Results: Of the total of 117 pregnant women with asthma, 41 (35.0%) had intermittent, 33 (28.2%) mild persistent, 21 (17.9%) moderate persistent, and 22 (18.8%) severe persistent asthma. There was no significant difference among the groups as to the type of birth: cesarean section was performed in 65.8% of the cases, maternal corticosteroid therapy was used at the moment of birth in 20.5%, the gestational age at birth averaged 38.6 weeks (SD 1.9 weeks), and birth weight averaged 3,056 g (SD 581g). The fetal biophysical profile performed during the antepartum period (n = 90, 76.9%) showed a normal result (8 or 10) in 99% of the cases. Doppler velocimetry of the umbilical artery was assessed in 23.9% (n = 28) of the pregnant women, and delivered normal results in 100% of the cases. The use of systemic corticosteroid therapy was significantly (p < 0.001) different among the intermittent (4.9%), mild persistent (9.1%), moderate persistent (28.6%), and severe persistent (45.5%) groups. Regarding the beginning of birth, there was a higher proportion of elective cesarean section in the groups with moderate persistent asthma (52.5%) and severe persistent (54.6%) when compared to the intermittent (21.9%) and mild persistent (24.2%) groups (p = 0.039).

qStudy conducted at the Department of Obstetrics and Gynecology of the Medical School of the Universidade de Säo Paulo, Säo Paulo, SP, Brazil

*Corresponding author at: Departamento de Obstetricia e Ginecologia, Faculdade de Medicina da Universidade de Säo Paulo, Av. Dr. Enéas de Carvalho Aguiar, 255, 10° andar, sala 10037, 05403-000 - Säo Paulo, SP, Brazil E-mail address: roseli.nomura@hotmail.com.br (R.M. Nomura)

© 2013 Elsevier Editora Ltda. All rights reserved.

Conclusion: The severity of maternal asthma does not appear to have any direct influence on perinatal outcomes, and does not compromise fetal well-being. Active conduct to enable a better maternal clinical condition provides a favorable prognosis for pregnancy complicated by asthma.

© 2013 Elsevier Editora Ltda. All rights reserved.

Asma na gestagao: efeitos na vitalidade fetal, complicates maternas e perinatais

RESUMO

Palavras-chave: Objetivo: Avaliar os efeitos da asma materna sobre a gravidez, analisando as repercussdes da

Gestagao gravidade da doenga no comprometimento do bem-estar fetal, bem como as complicates

Feto maternas e perinatais associadas.

Asma Métodos: Foi realizado estudo retrospectivo de 117 gestagdes complicadas pela asma

Cesárea materna e sem outras comorbidades, no período de janeiro de 2005 a dezembro de 2010.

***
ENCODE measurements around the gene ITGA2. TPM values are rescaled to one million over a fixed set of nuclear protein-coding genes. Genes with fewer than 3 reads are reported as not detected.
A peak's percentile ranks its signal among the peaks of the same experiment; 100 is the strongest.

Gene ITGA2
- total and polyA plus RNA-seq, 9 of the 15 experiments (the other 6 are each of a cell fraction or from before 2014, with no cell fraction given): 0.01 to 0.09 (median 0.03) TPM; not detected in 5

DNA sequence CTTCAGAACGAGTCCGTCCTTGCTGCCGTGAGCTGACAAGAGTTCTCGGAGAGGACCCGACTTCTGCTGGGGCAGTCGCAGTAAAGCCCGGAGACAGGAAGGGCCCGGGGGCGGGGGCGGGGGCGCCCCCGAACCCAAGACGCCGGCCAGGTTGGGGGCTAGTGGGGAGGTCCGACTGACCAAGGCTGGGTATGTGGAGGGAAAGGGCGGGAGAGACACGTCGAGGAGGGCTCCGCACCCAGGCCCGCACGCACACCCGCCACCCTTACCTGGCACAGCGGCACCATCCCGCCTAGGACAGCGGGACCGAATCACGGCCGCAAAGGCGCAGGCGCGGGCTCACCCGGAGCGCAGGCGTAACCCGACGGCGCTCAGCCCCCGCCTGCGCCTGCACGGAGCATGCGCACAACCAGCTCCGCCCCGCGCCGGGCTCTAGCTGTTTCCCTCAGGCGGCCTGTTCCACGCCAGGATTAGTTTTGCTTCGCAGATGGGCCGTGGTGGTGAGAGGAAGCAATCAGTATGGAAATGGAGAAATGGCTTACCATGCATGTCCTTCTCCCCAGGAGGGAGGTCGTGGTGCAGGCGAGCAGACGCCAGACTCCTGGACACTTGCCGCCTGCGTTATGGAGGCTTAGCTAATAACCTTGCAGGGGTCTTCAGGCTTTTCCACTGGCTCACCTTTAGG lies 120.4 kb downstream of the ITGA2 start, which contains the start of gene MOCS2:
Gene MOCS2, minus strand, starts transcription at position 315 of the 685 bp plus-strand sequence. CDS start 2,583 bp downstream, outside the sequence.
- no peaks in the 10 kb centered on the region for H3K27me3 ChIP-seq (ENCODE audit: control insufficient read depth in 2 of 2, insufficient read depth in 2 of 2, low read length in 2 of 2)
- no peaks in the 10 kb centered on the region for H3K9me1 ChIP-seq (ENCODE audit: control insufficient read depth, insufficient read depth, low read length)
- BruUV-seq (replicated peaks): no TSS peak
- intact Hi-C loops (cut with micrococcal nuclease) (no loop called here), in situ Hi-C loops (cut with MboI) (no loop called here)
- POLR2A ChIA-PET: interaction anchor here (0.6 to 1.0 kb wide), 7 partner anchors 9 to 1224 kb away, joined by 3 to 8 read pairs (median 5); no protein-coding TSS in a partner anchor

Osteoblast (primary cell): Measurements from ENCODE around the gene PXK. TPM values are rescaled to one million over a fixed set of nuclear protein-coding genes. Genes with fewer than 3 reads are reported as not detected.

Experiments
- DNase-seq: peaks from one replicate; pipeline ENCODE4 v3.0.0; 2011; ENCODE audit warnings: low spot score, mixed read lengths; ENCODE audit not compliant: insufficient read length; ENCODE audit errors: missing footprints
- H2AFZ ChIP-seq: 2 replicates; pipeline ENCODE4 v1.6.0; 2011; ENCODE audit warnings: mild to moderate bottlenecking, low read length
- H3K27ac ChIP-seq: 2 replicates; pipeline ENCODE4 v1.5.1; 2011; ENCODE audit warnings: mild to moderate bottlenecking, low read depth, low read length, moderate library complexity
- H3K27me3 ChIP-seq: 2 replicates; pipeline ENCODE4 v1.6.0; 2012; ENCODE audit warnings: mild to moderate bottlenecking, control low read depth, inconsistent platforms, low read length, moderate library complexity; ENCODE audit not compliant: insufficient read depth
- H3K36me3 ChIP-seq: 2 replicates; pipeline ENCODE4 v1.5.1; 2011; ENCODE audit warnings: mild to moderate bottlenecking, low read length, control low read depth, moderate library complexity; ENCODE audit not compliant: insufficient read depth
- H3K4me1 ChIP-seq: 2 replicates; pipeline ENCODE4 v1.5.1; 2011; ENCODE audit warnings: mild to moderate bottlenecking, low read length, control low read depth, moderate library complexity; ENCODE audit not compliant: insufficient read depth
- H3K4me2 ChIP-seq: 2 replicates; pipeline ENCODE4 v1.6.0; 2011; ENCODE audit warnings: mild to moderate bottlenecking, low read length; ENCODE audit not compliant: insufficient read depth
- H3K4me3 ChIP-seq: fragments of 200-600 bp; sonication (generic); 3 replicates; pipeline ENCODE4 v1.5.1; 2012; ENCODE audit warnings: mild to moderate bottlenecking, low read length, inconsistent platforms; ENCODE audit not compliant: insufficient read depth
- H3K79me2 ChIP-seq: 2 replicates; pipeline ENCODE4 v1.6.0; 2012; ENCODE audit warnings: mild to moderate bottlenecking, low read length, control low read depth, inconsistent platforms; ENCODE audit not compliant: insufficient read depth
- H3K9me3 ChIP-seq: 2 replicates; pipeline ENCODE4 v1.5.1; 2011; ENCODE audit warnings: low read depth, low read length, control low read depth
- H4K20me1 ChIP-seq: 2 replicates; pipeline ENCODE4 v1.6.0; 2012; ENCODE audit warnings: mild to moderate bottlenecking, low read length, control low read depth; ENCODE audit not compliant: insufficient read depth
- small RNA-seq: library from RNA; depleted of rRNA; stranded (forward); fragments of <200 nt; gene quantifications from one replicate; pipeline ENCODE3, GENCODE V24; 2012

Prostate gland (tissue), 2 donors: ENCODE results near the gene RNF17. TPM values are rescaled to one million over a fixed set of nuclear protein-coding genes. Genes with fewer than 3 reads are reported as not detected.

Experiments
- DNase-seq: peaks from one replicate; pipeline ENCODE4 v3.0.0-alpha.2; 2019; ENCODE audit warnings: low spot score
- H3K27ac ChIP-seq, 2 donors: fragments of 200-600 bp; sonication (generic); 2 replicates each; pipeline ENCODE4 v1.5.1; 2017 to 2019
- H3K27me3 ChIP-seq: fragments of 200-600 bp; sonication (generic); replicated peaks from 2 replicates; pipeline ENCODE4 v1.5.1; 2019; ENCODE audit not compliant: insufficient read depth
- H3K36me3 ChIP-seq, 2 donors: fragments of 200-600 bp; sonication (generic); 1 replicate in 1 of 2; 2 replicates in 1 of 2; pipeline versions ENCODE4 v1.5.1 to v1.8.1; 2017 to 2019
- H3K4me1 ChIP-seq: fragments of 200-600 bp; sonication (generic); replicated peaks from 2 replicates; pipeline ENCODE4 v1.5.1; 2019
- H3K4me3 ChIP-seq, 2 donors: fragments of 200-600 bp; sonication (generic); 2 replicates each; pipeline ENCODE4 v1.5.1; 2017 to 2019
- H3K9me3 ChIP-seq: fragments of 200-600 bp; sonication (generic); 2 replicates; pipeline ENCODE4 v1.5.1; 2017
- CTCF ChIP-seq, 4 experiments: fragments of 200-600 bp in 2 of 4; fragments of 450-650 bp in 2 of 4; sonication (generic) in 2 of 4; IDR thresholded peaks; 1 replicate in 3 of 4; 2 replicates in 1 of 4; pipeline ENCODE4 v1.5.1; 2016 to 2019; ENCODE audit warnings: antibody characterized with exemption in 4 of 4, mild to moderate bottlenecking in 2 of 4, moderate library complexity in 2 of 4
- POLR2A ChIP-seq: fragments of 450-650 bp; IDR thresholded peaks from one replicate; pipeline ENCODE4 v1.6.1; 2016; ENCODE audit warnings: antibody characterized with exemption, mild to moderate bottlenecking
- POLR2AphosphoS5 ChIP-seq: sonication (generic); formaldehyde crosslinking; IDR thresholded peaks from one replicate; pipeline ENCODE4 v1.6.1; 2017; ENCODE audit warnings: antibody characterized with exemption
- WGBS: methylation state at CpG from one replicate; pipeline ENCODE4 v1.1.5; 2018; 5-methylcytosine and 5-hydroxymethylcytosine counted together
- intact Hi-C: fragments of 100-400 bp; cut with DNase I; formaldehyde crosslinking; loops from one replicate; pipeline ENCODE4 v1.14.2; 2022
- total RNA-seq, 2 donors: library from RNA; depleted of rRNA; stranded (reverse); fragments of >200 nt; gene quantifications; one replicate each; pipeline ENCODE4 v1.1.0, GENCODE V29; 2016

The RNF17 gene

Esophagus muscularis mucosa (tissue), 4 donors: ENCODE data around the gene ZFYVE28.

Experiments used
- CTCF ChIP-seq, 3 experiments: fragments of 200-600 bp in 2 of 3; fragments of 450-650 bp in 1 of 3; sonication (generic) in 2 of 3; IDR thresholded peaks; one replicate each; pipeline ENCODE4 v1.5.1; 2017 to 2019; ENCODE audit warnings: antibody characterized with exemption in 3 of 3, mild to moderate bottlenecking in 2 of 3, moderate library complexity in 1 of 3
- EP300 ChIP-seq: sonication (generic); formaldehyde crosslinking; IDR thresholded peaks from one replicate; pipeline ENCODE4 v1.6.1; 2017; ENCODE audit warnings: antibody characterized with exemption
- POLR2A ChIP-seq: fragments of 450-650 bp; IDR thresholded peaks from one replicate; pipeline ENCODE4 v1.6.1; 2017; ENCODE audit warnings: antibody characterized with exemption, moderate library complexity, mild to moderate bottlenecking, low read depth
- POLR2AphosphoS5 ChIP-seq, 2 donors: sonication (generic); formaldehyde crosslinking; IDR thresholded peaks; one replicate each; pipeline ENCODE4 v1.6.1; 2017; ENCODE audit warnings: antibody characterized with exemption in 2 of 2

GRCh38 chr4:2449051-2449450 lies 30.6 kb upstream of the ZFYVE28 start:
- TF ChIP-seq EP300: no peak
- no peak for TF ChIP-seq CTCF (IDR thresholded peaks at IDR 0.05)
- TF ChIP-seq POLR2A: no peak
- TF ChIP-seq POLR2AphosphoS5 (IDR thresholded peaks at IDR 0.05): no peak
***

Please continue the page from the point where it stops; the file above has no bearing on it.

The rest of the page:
Assistencia perinatal Os critérios de inclusao foram: gestagao única; diagnóstico de asma prévio a gestagao;

inicio do pré-natal antes da 28a semana de gravidez; parto realizado na instituigao; peso do recém-nascido acima de 500 g e idade gestacional no parto acima de 22 semanas; ausencia de malformagdes fetais ou anomalias cromossomicas; ausencia de comorbidades maternas. A gravidade da asma foi classificada em intermitente, persistente leve, persistente moderada, persistente grave. Foram analisados os resultados do perfil biofísico fetal e da doppler-velocimetria de artéria umbilical realizados até 14 dias antes do parto. Resultados: Do total de 117 gestantes asmáticas analisadas: 41 (35,0%) eram intermitentes, 33 (28,2%) persistentes leves, 21 (17,9%) persistentes moderadas e 22 (18,8%) persistentes graves. Nao houve diferenga significativa entre os grupos quanto ao tipo de parto: a cesárea foi realizada em 65,8% dos casos, a corticoterapia materna no momento do parto em 20,5%, a idade gestacional no parto apresentou média de 38,6 semanas (DP 1,9 semanas) e o peso ao nascimento apresentou média de 3056 g (DP 581 g). O perfil biofísico fetal realizado no periodo anteparto (n = 90, 76,9%) apresentou resultado normal (8 ou 10) em 99% dos casos. A dopplervelocimetria de artéria umbilical foi avaliada em 23,9% (n = 28) das gestantes, e apresentou-se normal em 100% dos casos. O uso de corticoterapia sistemica foi significativamente (p < 0,001) diferente entre os grupos intermitente (4,9%) e persistente leve (9,1%), persistente moderada (28,6%), persistente grave (45,5%). Quanto ao inicio do parto, houve maior proporgao de cesárea eletiva no grupo com asma persistente moderada (52,5%) e persistente grave (54,6%) quando comparados aos grupos intermitente (21,9%) e persistente leve (24,2%) (p = 0,039).

Conclusao: A gravidade da asma materna nao parece influenciar diretamente os resultados perinatais e nao compromete a vitalidade fetal. A conduta ativa proporcionando melhor quadro clínico materno promove evolugao favorável para a gestagao complicada pela asma.

© 2013 Elsevier Editora Ltda. Todos os direitos reservados.

Introduction

Literature describes different prevalences of asthma during pregnancy. In Canada, asthma affects only 0.43% of pregnant women,1 while in the United States this rate can reach 8.4%.2 In Brazil, although there are only few studies on the topic, it is estimated that the prevalence of asthma in the population is closer to U.S. patterns, ranging from 5% to 8%.3

Research on perinatal outcomes in pregnancy complicated by asthma shows higher perinatal morbidity,4,5 but few studies relate the severity of maternal asthma with impairment of fetal well-being. In a study published in 1992, fetal distress was an indication for cesarean section in 25% of the cases analyzed.6 Asthma is a pathology characterized by intermittent